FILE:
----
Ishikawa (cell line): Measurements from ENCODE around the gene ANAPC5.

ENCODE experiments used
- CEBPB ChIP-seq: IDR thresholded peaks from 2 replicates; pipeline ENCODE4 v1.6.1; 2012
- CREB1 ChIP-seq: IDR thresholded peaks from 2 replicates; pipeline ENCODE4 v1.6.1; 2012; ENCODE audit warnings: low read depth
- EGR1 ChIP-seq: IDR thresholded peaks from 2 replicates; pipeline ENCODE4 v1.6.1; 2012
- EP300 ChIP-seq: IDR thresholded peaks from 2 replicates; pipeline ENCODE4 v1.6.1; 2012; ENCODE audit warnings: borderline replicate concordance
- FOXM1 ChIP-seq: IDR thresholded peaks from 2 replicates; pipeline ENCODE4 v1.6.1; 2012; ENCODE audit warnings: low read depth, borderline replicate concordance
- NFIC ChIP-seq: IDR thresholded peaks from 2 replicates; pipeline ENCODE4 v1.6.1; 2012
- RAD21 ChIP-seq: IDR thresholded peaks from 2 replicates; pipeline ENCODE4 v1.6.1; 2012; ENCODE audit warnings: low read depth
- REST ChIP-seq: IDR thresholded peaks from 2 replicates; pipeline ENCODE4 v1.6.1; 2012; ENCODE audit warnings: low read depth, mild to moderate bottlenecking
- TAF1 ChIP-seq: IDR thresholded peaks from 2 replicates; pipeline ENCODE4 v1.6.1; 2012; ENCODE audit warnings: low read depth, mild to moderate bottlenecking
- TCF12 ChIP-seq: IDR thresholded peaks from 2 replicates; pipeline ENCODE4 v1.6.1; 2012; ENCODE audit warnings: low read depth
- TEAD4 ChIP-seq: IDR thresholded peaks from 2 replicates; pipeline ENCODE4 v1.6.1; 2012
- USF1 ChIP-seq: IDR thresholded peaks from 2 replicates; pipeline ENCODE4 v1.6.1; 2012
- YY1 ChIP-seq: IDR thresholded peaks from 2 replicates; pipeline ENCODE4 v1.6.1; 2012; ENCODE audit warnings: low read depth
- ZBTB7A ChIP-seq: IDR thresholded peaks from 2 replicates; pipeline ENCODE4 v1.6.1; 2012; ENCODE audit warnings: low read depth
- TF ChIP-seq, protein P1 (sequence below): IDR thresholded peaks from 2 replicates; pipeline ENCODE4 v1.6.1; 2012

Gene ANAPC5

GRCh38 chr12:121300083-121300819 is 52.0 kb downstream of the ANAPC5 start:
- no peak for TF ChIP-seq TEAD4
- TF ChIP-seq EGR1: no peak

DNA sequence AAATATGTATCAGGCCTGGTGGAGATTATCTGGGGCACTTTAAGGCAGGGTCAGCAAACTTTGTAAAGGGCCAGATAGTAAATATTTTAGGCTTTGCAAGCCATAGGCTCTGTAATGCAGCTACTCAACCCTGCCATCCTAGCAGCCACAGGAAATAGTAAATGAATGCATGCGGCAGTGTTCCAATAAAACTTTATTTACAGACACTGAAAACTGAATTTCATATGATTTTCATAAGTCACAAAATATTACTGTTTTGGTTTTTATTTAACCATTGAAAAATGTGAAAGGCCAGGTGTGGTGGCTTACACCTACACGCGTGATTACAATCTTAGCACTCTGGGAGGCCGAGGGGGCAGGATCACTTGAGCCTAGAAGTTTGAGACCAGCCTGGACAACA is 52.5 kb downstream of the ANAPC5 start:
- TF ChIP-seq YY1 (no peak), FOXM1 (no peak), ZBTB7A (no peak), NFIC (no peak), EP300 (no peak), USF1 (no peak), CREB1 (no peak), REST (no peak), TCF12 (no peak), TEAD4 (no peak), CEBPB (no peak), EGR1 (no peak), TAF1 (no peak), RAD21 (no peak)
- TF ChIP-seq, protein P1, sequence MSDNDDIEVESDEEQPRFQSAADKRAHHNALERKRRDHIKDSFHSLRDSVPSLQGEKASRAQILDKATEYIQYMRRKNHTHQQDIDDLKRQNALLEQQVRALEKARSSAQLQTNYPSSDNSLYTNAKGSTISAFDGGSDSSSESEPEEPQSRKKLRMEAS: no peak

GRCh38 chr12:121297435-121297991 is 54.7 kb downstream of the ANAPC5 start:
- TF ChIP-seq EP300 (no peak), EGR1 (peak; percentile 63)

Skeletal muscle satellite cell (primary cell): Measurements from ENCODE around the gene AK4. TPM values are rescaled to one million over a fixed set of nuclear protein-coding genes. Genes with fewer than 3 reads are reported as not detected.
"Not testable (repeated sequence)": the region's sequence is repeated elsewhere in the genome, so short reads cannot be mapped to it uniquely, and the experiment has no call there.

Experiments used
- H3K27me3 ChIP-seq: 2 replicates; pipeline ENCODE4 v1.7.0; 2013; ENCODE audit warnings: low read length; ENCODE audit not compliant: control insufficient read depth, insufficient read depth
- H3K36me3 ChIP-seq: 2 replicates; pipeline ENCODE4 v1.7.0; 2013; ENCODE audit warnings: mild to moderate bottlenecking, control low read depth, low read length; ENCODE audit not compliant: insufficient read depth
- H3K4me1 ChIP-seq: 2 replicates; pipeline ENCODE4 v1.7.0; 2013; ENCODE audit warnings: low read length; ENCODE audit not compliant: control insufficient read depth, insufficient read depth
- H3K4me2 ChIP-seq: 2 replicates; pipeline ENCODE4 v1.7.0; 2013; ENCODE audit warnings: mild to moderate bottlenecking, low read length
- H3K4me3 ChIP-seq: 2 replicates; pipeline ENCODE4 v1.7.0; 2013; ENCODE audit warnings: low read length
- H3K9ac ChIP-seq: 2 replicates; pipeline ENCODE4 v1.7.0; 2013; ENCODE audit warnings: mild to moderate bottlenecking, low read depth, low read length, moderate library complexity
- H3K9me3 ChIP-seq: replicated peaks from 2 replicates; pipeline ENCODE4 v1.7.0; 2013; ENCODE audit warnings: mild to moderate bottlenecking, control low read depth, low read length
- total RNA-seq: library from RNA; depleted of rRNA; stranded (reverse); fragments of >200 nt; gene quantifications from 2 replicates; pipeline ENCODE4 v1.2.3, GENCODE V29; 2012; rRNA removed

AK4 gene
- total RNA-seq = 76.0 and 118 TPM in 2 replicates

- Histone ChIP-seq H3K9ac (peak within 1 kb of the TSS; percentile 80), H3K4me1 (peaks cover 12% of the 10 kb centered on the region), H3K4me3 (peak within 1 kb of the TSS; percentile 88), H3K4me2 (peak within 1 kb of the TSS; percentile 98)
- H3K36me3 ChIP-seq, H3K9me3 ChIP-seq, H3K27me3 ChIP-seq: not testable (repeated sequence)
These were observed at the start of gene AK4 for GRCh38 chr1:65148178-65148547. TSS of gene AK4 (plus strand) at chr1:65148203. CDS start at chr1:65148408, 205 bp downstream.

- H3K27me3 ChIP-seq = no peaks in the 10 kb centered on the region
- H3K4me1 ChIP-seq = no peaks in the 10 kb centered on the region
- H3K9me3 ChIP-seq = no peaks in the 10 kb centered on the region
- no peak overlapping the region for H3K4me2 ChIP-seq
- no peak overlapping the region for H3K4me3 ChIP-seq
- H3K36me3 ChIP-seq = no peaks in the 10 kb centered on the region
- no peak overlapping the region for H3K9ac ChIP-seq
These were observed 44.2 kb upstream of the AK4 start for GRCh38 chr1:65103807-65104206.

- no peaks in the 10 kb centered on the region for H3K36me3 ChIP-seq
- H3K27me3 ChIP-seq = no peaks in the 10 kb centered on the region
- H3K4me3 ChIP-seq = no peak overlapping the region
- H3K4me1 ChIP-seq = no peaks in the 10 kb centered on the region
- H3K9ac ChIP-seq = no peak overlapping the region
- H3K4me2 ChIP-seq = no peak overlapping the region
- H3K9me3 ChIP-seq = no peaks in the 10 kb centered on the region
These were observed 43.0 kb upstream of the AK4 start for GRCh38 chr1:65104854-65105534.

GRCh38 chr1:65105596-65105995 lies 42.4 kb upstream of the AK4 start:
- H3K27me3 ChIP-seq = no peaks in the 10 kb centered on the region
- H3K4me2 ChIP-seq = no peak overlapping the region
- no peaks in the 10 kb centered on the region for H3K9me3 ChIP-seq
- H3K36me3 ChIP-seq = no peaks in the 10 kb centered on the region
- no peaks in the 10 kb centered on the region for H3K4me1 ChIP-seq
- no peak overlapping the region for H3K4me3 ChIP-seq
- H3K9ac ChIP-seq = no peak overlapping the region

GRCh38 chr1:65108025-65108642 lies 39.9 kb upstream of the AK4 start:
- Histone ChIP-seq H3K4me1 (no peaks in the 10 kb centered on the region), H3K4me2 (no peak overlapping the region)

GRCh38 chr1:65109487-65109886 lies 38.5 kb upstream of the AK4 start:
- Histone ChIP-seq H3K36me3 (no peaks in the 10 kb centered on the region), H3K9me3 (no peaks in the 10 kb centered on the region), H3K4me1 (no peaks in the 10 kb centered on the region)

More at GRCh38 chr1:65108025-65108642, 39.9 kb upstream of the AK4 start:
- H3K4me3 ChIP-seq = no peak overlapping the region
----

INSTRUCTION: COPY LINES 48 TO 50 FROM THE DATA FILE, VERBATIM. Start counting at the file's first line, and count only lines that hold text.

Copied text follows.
- H3K36me3 ChIP-seq = no peaks in the 10 kb centered on the region
- no peak overlapping the region for H3K9ac ChIP-seq
These were observed 44.2 kb upstream of the AK4 start for GRCh38 chr1:65103807-65104206.